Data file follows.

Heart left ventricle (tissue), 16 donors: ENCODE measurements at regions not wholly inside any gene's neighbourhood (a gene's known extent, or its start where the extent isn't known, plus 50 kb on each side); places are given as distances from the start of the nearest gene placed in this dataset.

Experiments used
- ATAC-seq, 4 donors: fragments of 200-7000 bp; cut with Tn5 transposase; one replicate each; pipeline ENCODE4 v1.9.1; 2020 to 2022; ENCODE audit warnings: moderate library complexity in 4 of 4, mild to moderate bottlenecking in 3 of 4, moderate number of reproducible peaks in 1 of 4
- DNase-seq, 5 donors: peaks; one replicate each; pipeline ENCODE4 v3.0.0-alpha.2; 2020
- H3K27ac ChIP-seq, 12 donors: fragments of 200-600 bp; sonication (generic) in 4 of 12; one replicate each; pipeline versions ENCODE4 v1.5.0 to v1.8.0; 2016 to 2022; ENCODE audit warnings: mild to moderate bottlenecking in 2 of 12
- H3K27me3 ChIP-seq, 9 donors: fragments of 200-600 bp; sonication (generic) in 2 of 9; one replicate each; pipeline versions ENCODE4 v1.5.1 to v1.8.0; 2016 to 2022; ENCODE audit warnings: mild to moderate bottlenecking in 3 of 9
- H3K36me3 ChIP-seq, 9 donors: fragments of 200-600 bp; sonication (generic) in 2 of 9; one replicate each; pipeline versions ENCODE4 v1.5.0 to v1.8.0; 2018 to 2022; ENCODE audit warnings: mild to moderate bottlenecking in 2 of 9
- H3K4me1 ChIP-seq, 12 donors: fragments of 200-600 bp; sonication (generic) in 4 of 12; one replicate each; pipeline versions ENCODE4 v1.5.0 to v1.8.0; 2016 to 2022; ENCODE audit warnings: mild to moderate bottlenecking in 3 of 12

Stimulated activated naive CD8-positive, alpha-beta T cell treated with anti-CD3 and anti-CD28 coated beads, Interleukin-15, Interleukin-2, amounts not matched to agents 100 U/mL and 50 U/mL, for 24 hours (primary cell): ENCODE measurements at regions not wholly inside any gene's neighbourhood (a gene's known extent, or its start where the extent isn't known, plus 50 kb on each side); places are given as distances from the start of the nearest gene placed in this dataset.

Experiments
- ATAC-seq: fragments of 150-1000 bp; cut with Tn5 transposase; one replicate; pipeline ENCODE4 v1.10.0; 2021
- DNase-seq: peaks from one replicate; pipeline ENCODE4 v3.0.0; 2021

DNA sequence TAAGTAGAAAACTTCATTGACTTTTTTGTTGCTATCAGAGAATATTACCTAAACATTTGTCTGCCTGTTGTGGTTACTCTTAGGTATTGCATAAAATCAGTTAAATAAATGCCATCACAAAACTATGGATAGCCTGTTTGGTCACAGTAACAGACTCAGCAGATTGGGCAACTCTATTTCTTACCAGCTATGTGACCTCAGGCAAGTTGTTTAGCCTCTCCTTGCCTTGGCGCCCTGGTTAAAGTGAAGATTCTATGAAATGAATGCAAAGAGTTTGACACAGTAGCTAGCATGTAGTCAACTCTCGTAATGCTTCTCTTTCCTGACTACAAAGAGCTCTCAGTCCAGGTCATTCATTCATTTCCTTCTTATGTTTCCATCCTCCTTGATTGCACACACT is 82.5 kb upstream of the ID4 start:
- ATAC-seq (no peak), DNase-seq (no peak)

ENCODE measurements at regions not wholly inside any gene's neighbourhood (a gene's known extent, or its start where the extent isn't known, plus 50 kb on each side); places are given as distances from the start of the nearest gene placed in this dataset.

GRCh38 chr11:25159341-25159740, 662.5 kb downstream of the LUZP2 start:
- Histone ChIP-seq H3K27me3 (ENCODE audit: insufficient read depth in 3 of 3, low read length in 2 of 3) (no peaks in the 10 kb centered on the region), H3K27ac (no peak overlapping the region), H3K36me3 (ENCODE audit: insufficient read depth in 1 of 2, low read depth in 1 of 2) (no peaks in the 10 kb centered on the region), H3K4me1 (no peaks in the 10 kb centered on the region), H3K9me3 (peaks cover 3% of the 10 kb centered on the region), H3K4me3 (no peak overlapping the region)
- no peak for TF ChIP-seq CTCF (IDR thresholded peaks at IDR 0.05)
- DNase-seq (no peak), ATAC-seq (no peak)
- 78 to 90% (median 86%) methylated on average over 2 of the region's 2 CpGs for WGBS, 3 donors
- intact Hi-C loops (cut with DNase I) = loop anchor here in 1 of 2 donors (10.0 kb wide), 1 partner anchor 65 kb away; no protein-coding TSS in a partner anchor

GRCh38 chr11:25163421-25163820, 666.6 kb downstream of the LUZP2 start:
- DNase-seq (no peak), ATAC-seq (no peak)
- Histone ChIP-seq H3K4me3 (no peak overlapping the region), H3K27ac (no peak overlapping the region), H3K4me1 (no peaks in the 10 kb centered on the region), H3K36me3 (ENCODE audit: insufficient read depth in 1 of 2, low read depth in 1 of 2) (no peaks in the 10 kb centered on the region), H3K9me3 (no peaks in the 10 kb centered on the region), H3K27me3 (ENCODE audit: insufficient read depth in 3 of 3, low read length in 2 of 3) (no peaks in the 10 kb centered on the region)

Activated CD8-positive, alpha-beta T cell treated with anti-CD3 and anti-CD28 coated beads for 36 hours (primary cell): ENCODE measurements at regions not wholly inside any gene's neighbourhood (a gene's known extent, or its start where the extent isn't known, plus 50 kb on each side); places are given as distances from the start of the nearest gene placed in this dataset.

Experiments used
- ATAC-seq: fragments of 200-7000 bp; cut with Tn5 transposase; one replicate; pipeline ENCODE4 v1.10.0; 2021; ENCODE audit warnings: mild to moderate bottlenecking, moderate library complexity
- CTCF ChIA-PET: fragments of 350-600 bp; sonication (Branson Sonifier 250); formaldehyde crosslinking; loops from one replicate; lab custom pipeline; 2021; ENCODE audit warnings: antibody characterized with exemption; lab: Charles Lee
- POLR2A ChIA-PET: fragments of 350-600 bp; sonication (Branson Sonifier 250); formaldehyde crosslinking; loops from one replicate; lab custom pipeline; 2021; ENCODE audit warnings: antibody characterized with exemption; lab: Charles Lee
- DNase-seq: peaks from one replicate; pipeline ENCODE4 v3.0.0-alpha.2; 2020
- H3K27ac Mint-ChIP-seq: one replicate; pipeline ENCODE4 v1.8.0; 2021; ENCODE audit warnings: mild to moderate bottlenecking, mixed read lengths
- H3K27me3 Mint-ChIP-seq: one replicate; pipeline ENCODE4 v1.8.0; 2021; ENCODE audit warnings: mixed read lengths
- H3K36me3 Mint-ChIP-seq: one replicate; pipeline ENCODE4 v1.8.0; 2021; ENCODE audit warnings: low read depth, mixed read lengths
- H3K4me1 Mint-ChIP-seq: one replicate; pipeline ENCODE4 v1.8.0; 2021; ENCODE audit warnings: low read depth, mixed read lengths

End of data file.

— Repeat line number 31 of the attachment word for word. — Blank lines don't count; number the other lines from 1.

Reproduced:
- H3K27ac Mint-ChIP-seq: one replicate; pipeline ENCODE4 v1.8.0; 2021; ENCODE audit warnings: mild to moderate bottlenecking, mixed read lengths